In addition to the innovations of Milton Nascimento and the revival of interest in samba, Sanches points to a new phase of “tropicalismo”, exemplified by the albums Fa-Tal-Gal at Full Steam (1971), by Gal Costa and When the carnival arrives (1972), soundtrack of the eponymous film by Cacá Diegues, which features performances and interpretations by Nara Leão, Chico Buarque and Maria Bethânia. Sanches identifies how these albums are representative of the vacuum left by tropicália, since while they were based on that proposal, already transformed into tradition, they needed to continue looking for something new that was not tied to the already anachronistic context of the late 1960s. On the other hand, and with that Sanches closing the first volume of the collection, the influence of rock would take on new airs in the early 1970s. new level with Raul Seixas and the 'Society of the Great Kavernist Order' in 10 o'clock session (1971)

Brazilian general jelly

Album 1 – 1950 to 1972 presents a very fruitful and valuable selection of important albums in our musical history. For the general public, the book also provides a great opportunity to delve into the different strands, artists and moments of the rich national phonographic production. Although the book guarantees a good reading experience, the already noted absences regarding musical material and historical context are greatly missed. Furthermore, it is noteworthy that a book dealing with the “greatest albums” of our music chooses to abstain almost completely from commenting on the cover art of the works, an aspect that cannot be ignored in view of the importance of design. , photography and visual arts in the production of many of the albums. In addition, Sanches sometimes abuses the labels he assigns to certain “hybrid” albums, not clarifying what he means by “samba-rock”, “soul-samba”, or worse, when coining the little explanatory “samba-rock- crooked soul-funk”.

Despite such problems, Sanches' work reaches a qualified state of the art. By escaping from that “totalizing” impetus of musical compilations, the author exposes the different albums as a constellation of fragments worthy of being appreciated for the place, function and meaning they exercised and occupied in their original context. Although they are chronologically profiled, the book does not place the albums in a kind of unidimensional “linear evolution of music”. On the contrary, Sanches constantly emphasizes how Brazilian music was made up of trends and countertrends that simultaneously accessed tradition in countless ways and took a step further in the formulation of new sounds. Finally, the book helps to clear up the persistent discussion about the distinction between high and low culture. In the same tone defended by Antonio Candido when he deals with the penetration of the song form in all social strata,[xiii] Sanches approaches Brazilian popular music as organically dependent on the implosion of this polarization. The popular song, taken as a finished product of our tradition, breaks down these barriers and constitutes itself as a tangle of influences, audiences, traditions and bets.

The second volume of the collection, still without a release date, will cover the period between 1972 and 1978, in which, according to Sanches, the first signs of “a female uprising” appear in MPB. In this next book, “Brazilian hippie music”, “rural rock”, “experimentalism and desbunde”, the “new northeasterns” and other aspects of rock, funk and soul in our lands will also be explored. Thus, from volume to volume, we have strong indications to believe that this new collection will provide a new and invigorated “impressionist overview” of the history of Brazilian music. Finally, as stated in the tropicália manifesto album, the book in question introduces us to that 'Brazilian general jelly', at the same time 'resplendent, falling and fagueira'.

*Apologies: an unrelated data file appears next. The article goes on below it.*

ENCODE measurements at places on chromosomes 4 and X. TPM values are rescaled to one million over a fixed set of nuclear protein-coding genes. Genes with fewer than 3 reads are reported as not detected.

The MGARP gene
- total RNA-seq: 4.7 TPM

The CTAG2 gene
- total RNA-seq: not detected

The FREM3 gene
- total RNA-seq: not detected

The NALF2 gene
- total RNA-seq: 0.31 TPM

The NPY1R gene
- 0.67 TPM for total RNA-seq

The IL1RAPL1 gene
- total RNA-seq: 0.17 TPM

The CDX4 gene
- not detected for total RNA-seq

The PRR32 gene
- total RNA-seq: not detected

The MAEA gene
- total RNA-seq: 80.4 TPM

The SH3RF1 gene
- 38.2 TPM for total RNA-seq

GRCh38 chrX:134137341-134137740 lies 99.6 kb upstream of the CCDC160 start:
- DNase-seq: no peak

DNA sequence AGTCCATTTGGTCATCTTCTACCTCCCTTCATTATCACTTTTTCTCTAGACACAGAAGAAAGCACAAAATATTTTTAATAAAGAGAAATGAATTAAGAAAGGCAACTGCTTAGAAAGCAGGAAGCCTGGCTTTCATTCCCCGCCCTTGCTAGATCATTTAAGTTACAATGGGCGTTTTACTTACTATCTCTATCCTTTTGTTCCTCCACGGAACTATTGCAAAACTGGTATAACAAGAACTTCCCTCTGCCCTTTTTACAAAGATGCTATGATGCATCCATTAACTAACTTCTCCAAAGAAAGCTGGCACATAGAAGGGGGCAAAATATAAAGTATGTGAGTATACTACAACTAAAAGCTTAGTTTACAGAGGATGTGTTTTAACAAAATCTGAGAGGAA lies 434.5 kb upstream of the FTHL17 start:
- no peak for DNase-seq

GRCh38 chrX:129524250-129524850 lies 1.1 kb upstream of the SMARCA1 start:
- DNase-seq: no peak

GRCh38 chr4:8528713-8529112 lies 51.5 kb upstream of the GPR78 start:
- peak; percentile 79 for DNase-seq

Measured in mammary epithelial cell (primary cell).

*Lucas Fiaschetti Estevez is a doctoral candidate in sociology at the University of São Paulo (USP).

Reference


Pedro Alexandre Sanches. Album 1 – 1950 to 1972: saudade, bossa nova and the revolutions of the 1960s. Album Collection: the history of Brazilian music through its records. São Paulo, Edições Sesc, 2021, digital book, 310 pages.

Notes


[I] ADORNO, Theodor. The shape of the disk. In: Musical Writings VI. Complete Work, 19. Madrid: Akal, 2014.

[ii] GILL, Gilberto. Facts & Photos, People, n.838, set. 1977.

[iii]SEVERIANO, Jairo; MELLO, Zuza Man of. A Song in Time – 85 Years of Brazilian Songs. Musical Ear Collection. São Paulo, Editora 34, 1998.

[iv]TINHORÃO, José Ramos. Social history of Brazilian Popular Music. São Paulo: Editora 34, 1998; p.335.

[v]BURNETT, Henry. Nietzsche, Adorno and a little bit of Brazil: essays on philosophy and music. São Paulo: Editora Unifesp, 2011; p.149.

[vi]SCHWARZ, Robert. Culture and Politics, 1964-1969: some schemes. In: The father of the family and other studies. Rio de Janeiro: Peace and Land, 1978; p.70.

[vii] TINHORÃO, José Ramos. Social history of Brazilian Popular Music. São Paulo: Editora 34, 1998; p.318.

[viii] FAVARETTO, Celso. Tropicália, allegory, joy. Cotia, SP: Ateliê Editorial, 2000; p.14.

[ix] BURNETT, Henry. Nietzsche, Adorno and a little bit of Brazil: essays on philosophy and music. São Paulo: Editora Unifesp, 2011; p.209.

[X] SCHWARZ, Robert. Culture and Politics, 1964-1969: some schemes. In: The father of the family and other studies. Rio de Janeiro: Peace and Land, 1978; p.74-75.

[xi] GONÇALVES, Marcos Augusto. Caetano Veloso challenges Brazil with “Alegria, Alegria” and argues that “the world belongs to Bartman”. In: Caderno +mais!, Folha de São Paulo, February 23, 1997.

[xii]FAVARETTO, Celso. Tropicália, allegory, joy. Cotia, SP: Ateliê Editorial, 2000; p.22.

[xiii] BURNETT, Henry. Nietzsche, Adorno and a little bit of Brazil: essays on philosophy and music. São Paulo: Editora Unifesp, 2011; p.162.